This is the most daring proposition of the book: If Nate’s problems are not special, then what makes this book special? That’s the hard part about talking about your relationships, isn’t it? Your problems are just like everyone else’s, except they feel unique and singular to you. Waldman has evoked exactly the same thing here, a magnificent trick of making distant experiences feel like familiar heartaches.
TL;DR: Look at these fucking hipsters. (No, really, look at them. They are worth paying attention to.)
Tampa, by Alissa Nutting
In middle school, I bought a KoRn CD from HMV and hid it under my bed so my parents wouldn’t know I had an album with a “parental advisory” warning on it. I’d listen to it loudly when they weren’t home, feeling satisfied that I had a dirty secret I could indulge in.
I thought about this a lot while reading my advance copy of Tampa, which features a warning on the cover that reads “Caution: Explicit Content.” It’s warranted, too: If you’re the sort of reader who will never get past a lot of filthy sex scenes between a 26-year-old teacher and her 14-year-old student, you might want to skip the rest of this review.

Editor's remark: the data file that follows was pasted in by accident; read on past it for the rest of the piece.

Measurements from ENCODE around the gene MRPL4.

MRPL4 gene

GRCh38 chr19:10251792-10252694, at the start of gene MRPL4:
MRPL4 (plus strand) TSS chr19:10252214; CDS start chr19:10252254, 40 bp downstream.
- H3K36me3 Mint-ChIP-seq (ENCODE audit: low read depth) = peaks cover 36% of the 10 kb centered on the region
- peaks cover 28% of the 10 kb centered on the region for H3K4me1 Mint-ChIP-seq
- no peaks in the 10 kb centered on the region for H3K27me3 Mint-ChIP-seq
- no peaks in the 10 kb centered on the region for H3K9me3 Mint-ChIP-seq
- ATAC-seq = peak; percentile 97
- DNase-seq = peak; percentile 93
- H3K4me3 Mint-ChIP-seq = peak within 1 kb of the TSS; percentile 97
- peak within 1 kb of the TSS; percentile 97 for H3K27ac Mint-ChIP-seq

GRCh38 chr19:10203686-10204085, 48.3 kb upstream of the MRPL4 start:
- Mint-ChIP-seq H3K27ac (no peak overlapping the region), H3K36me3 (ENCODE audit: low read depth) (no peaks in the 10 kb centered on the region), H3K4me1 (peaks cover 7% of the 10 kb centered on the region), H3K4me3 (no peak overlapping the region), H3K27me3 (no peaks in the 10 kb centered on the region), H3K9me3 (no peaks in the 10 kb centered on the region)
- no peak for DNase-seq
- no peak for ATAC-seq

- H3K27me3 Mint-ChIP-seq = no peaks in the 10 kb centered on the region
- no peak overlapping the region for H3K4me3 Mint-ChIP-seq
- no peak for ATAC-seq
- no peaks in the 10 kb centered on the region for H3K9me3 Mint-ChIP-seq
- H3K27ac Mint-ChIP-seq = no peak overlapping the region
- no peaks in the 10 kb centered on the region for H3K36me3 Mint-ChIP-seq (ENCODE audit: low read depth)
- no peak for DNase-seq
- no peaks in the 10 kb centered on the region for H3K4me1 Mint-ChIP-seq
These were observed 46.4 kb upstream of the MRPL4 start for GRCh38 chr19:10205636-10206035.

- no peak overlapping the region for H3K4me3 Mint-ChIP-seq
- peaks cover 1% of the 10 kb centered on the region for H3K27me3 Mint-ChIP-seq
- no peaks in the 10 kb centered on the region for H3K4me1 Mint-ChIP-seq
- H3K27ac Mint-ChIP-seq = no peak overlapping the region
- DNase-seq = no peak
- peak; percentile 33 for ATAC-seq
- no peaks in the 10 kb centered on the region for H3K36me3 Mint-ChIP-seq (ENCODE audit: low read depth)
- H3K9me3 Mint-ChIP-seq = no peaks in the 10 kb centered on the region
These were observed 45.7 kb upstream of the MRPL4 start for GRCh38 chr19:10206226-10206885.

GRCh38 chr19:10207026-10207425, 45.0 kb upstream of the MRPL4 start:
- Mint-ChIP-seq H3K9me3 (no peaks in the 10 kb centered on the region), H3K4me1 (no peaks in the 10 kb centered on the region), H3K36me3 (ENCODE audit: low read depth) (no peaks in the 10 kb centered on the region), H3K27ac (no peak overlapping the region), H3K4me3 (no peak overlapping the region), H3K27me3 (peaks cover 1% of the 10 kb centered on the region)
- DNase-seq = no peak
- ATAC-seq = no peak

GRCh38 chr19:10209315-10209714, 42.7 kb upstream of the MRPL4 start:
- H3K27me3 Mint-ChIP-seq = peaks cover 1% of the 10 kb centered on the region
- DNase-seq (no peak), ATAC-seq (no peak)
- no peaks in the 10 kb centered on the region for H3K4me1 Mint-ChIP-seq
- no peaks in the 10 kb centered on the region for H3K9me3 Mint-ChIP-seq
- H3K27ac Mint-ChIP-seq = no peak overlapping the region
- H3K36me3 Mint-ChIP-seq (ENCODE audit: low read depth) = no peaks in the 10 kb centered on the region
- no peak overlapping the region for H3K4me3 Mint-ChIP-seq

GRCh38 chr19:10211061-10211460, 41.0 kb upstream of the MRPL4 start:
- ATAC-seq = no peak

In an extraordinary opening chapter, narrator Celeste Price laments that her conventionally attractive husband is “roughly seventeen years past [her] window of sexual interest.” Celeste has taken a new job as an eighth grade teacher with the intent of finding a young boy to seduce. She finds a lover in her quiet, earnest pupil Jack Patrick, and their copulation is described in graphic detail.
The setup with Celeste as a teacher also makes for some easy literary parallels — the class is reading The Scarlet Letter — but Tampa is better positioned as a modern Lolita. This is a story from the point of view of a pedophile, and like Nabokov, Alissa Nutting uses her novel to allow what at first seems provocative to reveal itself as something horrible.
Celeste shows some signs of Humbert-level rationalization (“I could smell the mint chewing gum on his breath — he’d indeed prepared himself for a make-out session. Could consent be any more transparent?”), but it’s actually the self-confidence and shamelessness she demonstrates early on that telegraphs her downfall. Tampa is the portrait of the worst kind of monster: careful, manipulative, and wickedly selfish. Celeste has a number of rules about picking her prey (e.g., “Extreme growth spurts or pronounced muscles were immediate grounds for disqualification. They also needed to have decent skin, be somewhat thin, and have either the shame or the preternatural discipline required to keep a secret”), and like many affairs, the confusion between lust and love speeds Tampa along to its excellent, inevitable conclusion.